2018-10-10 18:44

    Suzy is gorgeous. She wears the clothes bought by another woman's husband, the face of a scholar that didn't finish, the superiority of entitlement. She smokes. She is the main character, and she is despicable in irritating ways.Not surprisingly, she is alone.And her aloneness is a main character in this book. After introducing Suzy, things happen: they begin slowly and unwind step by step to reveal Suzy and her loneliness, her overwhelming sense of loss, and the mystery that must be solved. The story takes us through New York, elite schools, Korean markets, Korean culture, immigrants' lives, doubt, betrayal, and such loneliness that it aches even after the book ends.Kim is, quite simply, an amazing writer. Her spare prose reflects spare existences in ways that make the reader long for something...anything...that is blossomy and pretty and lovely. This is one of the best books I've read in a long, long time.

  • Lenore Beadsman64
    2018-09-19 16:55

    tradurre non sempre vuol dire comprendereSuzy è una coreana trasferita con la sua famiglia a NY, i genitori vengono uccisi con due colpi di pistola nel loro negozio di frutta e verdura e lei, che non ci parlava già da tempo per via del fatto che l'avevano ripudiata a causa della sua storia scandalosa con un uomo sposato, si mette sulle tracce lasciate cadere dalla polizia la quale, a quanto pare, non ha nessuna voglia di indagare su un duplice omicidio di lavoratori emigrati...ma lei è un'interprete e quel che non hanno detto ai poliziotti gli altri coreani del ghetto sono abbastanza disposti a dirlo a lei...poi c'è anche Grace, la sorella perfetta, che invece sapeva già e non ha mai detto nulla...thriller senza grosse pretese sullo sfondo del ghetto coreano di NY, la caratterizzazione culturale è buona ma non approfondita del tutto, è una storia che sarebbe potuta accadere anche a un qualsiasi altro immigrato negli Usa che cerca di farsi una vita lontano dalle sue radici...la storia in sè è semplice e credibile, ma non indelebile...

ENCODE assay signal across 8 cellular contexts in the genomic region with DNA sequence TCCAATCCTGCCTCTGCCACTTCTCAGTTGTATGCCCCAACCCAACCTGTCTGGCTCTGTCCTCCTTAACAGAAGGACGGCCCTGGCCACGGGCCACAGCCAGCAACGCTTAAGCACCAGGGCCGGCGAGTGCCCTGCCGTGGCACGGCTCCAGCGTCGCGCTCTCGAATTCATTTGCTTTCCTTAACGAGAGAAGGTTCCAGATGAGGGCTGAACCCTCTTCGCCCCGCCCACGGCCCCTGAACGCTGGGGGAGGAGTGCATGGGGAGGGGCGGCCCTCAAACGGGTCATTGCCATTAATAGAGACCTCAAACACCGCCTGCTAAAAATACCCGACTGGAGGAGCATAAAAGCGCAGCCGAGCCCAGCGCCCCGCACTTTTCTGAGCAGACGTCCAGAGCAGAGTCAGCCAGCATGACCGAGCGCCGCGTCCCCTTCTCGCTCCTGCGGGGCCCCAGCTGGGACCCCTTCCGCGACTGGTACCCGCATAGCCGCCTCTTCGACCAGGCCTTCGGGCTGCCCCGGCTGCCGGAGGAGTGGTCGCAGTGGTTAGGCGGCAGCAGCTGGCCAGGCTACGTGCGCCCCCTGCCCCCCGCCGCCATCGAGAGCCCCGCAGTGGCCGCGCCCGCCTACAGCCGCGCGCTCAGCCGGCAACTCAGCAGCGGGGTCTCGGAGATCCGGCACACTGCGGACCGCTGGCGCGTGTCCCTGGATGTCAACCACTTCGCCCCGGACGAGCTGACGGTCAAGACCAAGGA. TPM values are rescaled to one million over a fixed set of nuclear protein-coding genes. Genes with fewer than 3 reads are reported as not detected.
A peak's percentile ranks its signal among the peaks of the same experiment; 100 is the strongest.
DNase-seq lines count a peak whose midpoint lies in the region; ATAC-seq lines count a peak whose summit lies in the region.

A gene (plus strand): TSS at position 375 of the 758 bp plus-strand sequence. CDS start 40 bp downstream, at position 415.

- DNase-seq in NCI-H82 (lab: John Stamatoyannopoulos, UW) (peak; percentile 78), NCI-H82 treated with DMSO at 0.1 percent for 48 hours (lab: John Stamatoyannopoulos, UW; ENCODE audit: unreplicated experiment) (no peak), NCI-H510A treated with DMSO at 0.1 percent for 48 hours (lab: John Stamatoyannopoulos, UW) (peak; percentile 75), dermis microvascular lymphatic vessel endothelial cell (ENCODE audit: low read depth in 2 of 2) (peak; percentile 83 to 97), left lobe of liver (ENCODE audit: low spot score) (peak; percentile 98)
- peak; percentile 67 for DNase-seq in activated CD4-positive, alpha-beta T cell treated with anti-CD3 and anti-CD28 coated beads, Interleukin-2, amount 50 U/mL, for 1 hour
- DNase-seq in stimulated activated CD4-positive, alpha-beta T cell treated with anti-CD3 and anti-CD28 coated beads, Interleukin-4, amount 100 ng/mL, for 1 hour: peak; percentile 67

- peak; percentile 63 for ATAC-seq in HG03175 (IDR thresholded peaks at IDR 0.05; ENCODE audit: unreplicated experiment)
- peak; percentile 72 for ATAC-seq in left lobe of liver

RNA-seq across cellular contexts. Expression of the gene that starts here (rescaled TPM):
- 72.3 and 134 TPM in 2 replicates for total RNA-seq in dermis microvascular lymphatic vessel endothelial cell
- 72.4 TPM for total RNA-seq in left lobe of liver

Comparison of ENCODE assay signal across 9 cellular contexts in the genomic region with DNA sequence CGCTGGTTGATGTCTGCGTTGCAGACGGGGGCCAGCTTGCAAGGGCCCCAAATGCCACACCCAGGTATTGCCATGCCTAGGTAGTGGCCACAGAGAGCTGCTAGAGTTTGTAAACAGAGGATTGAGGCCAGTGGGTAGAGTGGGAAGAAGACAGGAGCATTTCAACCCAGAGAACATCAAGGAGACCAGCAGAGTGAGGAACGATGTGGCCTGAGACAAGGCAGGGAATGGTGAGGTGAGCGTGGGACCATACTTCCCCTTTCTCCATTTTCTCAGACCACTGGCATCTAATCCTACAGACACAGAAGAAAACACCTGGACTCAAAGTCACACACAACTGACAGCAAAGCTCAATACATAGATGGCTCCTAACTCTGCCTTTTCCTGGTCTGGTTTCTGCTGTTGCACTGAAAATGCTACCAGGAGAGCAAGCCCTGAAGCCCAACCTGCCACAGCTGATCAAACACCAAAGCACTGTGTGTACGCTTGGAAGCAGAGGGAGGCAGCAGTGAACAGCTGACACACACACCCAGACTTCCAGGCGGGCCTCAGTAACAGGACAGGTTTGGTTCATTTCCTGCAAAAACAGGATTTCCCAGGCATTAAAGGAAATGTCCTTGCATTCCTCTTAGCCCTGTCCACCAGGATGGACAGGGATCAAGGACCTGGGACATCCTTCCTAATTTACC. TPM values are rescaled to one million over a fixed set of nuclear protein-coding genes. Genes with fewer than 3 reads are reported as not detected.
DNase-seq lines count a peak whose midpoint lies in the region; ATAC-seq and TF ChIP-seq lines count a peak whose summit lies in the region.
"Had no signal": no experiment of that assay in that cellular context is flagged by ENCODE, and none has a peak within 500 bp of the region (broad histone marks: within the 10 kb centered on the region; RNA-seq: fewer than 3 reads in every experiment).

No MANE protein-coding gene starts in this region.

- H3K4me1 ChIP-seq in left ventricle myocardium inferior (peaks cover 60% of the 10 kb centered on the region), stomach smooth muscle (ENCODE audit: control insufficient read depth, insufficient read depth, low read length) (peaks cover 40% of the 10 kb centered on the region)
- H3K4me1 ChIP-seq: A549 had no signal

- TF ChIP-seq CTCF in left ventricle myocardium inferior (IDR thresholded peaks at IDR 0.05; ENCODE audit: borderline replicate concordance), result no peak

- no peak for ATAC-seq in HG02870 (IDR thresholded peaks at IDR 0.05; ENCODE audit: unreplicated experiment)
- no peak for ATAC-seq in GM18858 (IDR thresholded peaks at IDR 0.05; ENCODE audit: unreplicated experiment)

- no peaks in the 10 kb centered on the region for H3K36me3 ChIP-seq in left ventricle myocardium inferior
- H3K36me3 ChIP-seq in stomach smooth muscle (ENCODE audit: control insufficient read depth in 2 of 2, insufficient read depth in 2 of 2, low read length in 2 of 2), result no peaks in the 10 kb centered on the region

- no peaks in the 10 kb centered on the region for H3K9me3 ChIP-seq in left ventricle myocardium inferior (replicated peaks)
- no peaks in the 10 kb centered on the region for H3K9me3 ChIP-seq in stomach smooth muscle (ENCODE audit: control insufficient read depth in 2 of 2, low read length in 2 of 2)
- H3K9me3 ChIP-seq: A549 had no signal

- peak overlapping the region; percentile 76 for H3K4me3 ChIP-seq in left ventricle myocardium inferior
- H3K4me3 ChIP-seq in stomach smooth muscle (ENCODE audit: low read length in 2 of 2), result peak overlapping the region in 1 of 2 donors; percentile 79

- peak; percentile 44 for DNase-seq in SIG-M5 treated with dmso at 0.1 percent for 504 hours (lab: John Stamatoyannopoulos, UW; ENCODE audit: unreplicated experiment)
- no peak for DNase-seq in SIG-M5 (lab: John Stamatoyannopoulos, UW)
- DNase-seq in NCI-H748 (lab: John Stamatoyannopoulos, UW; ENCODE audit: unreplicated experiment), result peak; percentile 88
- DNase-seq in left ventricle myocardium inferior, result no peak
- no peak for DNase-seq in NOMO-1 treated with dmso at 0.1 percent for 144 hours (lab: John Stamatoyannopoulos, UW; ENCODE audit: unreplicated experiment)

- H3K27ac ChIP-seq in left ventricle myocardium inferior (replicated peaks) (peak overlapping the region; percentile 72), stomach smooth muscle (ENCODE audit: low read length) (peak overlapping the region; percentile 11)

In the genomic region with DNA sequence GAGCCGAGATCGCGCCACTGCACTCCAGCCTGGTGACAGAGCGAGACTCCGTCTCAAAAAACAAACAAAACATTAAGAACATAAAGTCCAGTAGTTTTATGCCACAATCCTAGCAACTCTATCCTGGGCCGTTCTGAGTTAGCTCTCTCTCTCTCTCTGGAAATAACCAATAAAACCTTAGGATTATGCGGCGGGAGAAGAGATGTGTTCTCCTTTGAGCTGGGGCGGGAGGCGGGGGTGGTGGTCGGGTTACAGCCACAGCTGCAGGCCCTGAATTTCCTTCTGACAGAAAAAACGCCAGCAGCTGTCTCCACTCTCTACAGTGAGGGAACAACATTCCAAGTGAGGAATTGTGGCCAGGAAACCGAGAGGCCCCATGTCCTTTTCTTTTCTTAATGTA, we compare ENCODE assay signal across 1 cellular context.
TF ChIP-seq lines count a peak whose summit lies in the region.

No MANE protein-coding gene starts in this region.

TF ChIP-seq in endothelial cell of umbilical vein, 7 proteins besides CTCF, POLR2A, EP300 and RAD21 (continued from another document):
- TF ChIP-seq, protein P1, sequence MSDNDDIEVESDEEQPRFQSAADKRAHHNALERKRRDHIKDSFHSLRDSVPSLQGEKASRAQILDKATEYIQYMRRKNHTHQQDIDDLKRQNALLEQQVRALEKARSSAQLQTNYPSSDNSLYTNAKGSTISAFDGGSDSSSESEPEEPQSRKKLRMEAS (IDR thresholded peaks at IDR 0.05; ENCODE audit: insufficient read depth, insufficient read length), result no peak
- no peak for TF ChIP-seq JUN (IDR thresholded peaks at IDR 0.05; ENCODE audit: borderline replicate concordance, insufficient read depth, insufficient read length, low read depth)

• Victoria
    2018-10-03 16:42

    This book was a great exploration of what it means to be in between countries, to be lost in the gap of your parent's country and the one you live in. The pressures of immigrant life and how it effects the children of immigrants is not a uniquely Korean topic, but Suki Kim nuances her story to give a clear and moving picture of the Korean American Experience.I really enjoyed this book and could barely put it down.

  • Sarah Emily
    2018-10-07 23:53

    confession: I like books that have unhappy characters or situations when the author doesn't try to either deny the sadness or fix it too prettily. The Interpreter combines the plot of a mystery with the lethargy of depression. that may not sound like a good thing, but it's refreshing and real and well paced.